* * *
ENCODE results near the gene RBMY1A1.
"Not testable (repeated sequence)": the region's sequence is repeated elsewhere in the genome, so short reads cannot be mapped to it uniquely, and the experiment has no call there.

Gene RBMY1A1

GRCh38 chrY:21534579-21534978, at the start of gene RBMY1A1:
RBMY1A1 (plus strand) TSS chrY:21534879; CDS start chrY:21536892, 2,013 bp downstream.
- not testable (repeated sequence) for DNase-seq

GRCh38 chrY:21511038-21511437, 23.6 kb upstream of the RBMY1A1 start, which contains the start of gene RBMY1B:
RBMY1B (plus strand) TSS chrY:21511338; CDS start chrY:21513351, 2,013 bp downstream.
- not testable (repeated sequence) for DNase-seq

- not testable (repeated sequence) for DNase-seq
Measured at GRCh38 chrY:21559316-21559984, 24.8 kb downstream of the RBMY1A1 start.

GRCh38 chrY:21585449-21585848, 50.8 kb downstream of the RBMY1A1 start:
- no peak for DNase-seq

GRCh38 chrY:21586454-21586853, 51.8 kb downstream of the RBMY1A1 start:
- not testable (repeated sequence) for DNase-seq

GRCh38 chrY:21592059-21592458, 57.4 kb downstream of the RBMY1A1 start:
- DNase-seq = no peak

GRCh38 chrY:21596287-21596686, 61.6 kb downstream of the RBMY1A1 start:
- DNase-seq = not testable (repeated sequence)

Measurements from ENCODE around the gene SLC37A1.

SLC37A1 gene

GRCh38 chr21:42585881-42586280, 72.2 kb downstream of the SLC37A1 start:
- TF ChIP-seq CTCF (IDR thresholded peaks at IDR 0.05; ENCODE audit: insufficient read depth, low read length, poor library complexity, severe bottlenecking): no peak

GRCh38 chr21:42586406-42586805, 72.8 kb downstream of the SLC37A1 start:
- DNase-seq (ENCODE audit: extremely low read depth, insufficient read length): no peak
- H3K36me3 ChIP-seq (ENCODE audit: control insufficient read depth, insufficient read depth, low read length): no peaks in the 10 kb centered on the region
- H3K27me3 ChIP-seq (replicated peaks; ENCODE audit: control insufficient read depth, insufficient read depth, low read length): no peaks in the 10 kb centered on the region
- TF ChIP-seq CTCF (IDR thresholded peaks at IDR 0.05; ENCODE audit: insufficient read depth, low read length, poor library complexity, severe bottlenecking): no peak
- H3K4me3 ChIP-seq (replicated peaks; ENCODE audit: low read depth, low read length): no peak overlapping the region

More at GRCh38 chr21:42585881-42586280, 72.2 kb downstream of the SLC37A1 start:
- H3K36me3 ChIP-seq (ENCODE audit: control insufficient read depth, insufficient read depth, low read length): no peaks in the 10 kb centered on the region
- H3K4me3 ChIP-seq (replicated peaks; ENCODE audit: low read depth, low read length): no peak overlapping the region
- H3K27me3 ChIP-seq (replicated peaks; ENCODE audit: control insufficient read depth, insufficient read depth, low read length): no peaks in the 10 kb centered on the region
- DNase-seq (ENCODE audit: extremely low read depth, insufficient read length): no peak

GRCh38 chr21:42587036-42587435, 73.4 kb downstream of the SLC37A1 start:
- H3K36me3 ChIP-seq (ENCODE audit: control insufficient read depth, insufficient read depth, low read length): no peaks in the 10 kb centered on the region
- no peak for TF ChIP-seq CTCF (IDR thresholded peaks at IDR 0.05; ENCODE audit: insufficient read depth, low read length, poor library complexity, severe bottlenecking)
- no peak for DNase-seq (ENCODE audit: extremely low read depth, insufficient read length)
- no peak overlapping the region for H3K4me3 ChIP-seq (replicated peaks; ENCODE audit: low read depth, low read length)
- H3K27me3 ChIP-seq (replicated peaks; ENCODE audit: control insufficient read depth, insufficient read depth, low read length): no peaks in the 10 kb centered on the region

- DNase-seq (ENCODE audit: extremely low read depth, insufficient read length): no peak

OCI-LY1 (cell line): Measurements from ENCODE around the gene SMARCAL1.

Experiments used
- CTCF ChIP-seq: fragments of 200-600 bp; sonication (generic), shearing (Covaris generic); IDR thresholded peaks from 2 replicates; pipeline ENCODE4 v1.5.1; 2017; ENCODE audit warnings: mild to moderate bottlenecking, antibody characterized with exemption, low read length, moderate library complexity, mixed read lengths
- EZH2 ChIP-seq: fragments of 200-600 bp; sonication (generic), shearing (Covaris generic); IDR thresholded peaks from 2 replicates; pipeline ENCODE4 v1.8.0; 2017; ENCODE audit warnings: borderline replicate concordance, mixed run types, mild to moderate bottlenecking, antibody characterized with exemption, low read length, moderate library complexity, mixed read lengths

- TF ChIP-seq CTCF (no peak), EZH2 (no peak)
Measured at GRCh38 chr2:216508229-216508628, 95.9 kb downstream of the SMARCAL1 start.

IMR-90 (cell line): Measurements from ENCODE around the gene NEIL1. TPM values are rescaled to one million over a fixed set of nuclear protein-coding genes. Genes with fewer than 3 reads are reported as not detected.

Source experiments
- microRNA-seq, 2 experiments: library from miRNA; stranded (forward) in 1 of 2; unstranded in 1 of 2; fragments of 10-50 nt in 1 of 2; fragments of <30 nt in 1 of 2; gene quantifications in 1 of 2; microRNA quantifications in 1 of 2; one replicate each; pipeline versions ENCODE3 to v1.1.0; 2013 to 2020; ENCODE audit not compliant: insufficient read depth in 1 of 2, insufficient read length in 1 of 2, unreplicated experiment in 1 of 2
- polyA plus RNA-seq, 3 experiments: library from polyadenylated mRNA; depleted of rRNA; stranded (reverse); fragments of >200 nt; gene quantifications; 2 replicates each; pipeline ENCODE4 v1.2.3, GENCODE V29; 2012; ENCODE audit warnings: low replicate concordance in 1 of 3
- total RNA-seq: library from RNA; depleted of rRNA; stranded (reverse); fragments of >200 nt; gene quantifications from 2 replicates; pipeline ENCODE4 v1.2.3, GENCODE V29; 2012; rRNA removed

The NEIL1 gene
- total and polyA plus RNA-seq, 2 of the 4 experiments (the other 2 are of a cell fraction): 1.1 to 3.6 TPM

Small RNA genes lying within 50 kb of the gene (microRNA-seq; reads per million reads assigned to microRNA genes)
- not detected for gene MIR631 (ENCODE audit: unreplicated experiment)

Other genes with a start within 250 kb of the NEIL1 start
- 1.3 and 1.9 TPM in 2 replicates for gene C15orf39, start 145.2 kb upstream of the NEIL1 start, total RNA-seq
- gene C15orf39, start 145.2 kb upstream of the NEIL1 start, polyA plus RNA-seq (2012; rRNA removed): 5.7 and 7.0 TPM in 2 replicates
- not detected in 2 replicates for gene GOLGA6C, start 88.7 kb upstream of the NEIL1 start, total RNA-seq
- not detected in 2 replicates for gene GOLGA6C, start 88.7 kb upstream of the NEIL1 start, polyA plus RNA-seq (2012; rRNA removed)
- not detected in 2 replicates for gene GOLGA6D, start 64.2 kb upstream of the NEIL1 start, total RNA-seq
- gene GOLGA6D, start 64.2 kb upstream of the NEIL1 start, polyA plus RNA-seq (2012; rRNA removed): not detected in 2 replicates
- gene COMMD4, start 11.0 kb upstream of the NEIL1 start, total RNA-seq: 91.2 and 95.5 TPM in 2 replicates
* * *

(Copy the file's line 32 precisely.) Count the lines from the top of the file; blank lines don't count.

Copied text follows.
- H3K4me3 ChIP-seq (replicated peaks; ENCODE audit: low read depth, low read length): no peak overlapping the region